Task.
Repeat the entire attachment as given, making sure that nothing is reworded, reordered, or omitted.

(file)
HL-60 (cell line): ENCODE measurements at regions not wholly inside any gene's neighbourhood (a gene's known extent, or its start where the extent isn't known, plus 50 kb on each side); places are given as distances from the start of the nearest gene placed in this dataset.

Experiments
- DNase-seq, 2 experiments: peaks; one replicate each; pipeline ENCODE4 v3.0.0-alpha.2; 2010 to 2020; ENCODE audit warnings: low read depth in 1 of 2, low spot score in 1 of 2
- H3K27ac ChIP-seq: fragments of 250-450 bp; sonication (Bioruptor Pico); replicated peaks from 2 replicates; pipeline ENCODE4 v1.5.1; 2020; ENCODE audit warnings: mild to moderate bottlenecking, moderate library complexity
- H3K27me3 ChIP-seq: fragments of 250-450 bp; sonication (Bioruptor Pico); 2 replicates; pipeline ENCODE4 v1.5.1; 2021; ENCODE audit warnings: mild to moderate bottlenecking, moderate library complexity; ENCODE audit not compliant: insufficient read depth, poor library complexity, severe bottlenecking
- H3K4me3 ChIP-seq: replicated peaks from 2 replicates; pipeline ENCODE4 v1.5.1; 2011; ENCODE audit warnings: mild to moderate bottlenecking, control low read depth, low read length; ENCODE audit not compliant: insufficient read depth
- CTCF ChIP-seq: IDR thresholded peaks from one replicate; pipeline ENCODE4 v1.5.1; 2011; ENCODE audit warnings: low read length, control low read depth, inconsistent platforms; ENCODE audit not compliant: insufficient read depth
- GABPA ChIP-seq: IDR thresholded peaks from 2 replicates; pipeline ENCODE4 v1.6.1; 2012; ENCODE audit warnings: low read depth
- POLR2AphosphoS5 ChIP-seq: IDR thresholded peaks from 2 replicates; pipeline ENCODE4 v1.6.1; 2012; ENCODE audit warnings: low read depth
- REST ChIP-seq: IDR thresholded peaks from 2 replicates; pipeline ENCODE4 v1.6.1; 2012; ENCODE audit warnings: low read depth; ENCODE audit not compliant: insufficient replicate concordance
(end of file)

HL-60 (cell line): ENCODE measurements at regions not wholly inside any gene's neighbourhood (a gene's known extent, or its start where the extent isn't known, plus 50 kb on each side); places are given as distances from the start of the nearest gene placed in this dataset.

Experiments
- DNase-seq, 2 experiments: peaks; one replicate each; pipeline ENCODE4 v3.0.0-alpha.2; 2010 to 2020; ENCODE audit warnings: low read depth in 1 of 2, low spot score in 1 of 2
- H3K27ac ChIP-seq: fragments of 250-450 bp; sonication (Bioruptor Pico); replicated peaks from 2 replicates; pipeline ENCODE4 v1.5.1; 2020; ENCODE audit warnings: mild to moderate bottlenecking, moderate library complexity
- H3K27me3 ChIP-seq: fragments of 250-450 bp; sonication (Bioruptor Pico); 2 replicates; pipeline ENCODE4 v1.5.1; 2021; ENCODE audit warnings: mild to moderate bottlenecking, moderate library complexity; ENCODE audit not compliant: insufficient read depth, poor library complexity, severe bottlenecking
- H3K4me3 ChIP-seq: replicated peaks from 2 replicates; pipeline ENCODE4 v1.5.1; 2011; ENCODE audit warnings: mild to moderate bottlenecking, control low read depth, low read length; ENCODE audit not compliant: insufficient read depth
- CTCF ChIP-seq: IDR thresholded peaks from one replicate; pipeline ENCODE4 v1.5.1; 2011; ENCODE audit warnings: low read length, control low read depth, inconsistent platforms; ENCODE audit not compliant: insufficient read depth
- GABPA ChIP-seq: IDR thresholded peaks from 2 replicates; pipeline ENCODE4 v1.6.1; 2012; ENCODE audit warnings: low read depth
- POLR2AphosphoS5 ChIP-seq: IDR thresholded peaks from 2 replicates; pipeline ENCODE4 v1.6.1; 2012; ENCODE audit warnings: low read depth
- REST ChIP-seq: IDR thresholded peaks from 2 replicates; pipeline ENCODE4 v1.6.1; 2012; ENCODE audit warnings: low read depth; ENCODE audit not compliant: insufficient replicate concordance